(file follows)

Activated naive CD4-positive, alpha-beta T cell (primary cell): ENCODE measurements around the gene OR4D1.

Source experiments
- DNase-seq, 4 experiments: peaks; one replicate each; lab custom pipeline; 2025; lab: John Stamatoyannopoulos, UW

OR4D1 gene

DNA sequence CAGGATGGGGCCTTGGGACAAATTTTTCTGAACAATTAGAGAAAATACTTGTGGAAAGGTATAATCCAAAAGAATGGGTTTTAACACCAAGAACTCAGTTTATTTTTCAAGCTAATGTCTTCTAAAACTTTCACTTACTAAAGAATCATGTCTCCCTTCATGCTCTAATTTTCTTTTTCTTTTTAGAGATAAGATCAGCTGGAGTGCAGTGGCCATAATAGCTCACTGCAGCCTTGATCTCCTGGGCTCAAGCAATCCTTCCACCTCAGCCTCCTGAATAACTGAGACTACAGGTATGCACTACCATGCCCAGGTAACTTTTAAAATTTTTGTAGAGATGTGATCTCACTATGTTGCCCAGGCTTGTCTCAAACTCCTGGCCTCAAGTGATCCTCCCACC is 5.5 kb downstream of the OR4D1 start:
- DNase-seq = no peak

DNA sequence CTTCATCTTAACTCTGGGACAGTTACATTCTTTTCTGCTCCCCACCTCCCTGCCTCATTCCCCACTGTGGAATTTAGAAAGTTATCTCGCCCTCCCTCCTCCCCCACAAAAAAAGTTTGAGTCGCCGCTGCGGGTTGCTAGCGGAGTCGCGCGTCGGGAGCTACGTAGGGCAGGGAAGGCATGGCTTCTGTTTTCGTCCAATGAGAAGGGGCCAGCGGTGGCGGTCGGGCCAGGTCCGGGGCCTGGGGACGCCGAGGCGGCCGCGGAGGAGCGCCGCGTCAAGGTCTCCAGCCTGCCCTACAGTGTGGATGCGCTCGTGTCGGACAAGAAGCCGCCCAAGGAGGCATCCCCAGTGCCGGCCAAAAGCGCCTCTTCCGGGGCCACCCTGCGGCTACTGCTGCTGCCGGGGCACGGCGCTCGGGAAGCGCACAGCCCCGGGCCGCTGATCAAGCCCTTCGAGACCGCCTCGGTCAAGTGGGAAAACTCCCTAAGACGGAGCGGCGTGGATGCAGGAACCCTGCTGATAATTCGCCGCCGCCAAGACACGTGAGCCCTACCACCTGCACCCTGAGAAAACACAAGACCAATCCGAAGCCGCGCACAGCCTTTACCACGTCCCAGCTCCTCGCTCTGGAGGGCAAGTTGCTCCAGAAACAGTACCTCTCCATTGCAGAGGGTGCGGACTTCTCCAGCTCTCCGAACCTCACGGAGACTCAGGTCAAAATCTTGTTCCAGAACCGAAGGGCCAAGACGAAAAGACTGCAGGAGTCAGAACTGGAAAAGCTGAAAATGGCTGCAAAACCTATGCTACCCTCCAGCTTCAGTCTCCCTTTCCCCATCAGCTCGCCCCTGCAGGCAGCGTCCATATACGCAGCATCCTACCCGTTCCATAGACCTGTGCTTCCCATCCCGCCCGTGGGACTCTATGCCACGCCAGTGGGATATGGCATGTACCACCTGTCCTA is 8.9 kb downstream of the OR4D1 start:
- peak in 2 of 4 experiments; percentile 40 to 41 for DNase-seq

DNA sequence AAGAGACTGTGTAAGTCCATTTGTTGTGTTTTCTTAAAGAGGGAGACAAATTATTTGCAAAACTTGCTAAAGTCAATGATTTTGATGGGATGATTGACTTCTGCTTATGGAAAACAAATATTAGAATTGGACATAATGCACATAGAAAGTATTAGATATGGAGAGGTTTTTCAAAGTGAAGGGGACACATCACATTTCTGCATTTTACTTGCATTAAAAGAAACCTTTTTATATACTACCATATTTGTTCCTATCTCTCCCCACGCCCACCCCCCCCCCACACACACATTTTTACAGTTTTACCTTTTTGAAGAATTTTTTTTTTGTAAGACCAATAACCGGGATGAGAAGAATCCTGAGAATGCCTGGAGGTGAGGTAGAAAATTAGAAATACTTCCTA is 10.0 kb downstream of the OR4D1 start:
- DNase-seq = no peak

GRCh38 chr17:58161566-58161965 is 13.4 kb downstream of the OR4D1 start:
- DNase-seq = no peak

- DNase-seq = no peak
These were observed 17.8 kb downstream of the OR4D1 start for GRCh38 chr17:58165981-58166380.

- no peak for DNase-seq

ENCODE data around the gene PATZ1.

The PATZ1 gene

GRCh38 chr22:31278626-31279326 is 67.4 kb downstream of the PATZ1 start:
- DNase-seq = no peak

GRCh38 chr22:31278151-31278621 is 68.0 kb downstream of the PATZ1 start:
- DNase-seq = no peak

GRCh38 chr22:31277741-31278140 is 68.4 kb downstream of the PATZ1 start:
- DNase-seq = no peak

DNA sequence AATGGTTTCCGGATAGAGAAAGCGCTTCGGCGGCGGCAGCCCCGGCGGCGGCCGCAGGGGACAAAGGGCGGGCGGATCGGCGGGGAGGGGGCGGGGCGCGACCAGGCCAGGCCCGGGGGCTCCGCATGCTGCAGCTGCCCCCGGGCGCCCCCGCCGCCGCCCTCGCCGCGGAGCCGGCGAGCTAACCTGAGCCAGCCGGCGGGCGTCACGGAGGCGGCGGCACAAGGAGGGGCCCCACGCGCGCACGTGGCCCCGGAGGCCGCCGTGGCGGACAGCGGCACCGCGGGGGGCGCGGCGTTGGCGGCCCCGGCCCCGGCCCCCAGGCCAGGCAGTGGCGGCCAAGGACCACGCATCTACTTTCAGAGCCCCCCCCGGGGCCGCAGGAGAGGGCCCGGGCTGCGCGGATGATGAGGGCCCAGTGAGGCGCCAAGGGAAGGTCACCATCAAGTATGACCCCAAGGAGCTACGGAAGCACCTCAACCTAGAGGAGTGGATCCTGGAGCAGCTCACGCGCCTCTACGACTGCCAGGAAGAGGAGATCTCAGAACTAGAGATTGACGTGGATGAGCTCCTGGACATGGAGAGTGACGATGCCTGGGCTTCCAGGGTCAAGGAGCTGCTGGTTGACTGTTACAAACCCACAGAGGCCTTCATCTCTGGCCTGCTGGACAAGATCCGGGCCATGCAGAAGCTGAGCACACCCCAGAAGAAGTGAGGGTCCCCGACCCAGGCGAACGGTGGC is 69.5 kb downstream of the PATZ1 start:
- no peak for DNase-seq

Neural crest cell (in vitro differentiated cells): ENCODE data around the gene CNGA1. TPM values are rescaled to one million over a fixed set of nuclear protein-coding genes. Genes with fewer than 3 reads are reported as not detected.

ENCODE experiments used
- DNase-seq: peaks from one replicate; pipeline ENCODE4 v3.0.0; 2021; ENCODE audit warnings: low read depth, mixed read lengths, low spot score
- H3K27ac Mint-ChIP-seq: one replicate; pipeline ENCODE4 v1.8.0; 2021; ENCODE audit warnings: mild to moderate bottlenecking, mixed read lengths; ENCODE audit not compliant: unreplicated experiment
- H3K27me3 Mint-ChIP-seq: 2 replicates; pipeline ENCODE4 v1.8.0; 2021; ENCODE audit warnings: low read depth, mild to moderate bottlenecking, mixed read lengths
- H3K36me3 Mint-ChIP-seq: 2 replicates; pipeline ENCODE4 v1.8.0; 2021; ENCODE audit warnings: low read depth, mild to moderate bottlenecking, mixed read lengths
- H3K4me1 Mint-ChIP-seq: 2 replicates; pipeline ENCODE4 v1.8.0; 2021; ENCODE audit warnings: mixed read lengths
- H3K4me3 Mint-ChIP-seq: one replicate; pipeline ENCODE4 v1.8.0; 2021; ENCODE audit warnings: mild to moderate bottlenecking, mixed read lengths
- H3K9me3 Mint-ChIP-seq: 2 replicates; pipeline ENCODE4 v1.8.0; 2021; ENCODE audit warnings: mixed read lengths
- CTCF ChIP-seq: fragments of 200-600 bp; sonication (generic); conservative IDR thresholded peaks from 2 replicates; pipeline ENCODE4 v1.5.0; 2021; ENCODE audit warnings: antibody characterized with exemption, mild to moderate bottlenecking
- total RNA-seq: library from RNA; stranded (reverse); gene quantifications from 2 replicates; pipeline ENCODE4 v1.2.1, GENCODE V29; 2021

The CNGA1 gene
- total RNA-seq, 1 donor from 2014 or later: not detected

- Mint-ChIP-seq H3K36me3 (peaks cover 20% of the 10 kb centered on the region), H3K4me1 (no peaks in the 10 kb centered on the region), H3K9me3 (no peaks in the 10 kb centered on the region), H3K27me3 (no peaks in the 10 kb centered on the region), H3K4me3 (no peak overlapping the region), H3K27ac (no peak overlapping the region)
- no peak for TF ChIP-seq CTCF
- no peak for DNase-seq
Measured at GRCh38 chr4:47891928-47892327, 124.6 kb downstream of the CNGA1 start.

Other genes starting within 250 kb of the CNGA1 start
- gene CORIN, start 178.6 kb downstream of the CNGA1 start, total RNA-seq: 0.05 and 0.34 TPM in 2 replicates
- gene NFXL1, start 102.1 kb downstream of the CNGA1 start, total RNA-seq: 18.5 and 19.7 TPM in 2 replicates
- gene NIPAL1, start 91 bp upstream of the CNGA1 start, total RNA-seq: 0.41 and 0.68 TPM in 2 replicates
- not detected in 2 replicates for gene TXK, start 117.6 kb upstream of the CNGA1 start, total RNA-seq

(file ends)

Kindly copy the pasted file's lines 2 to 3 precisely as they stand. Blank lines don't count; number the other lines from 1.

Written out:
Source experiments
- DNase-seq, 4 experiments: peaks; one replicate each; lab custom pipeline; 2025; lab: John Stamatoyannopoulos, UW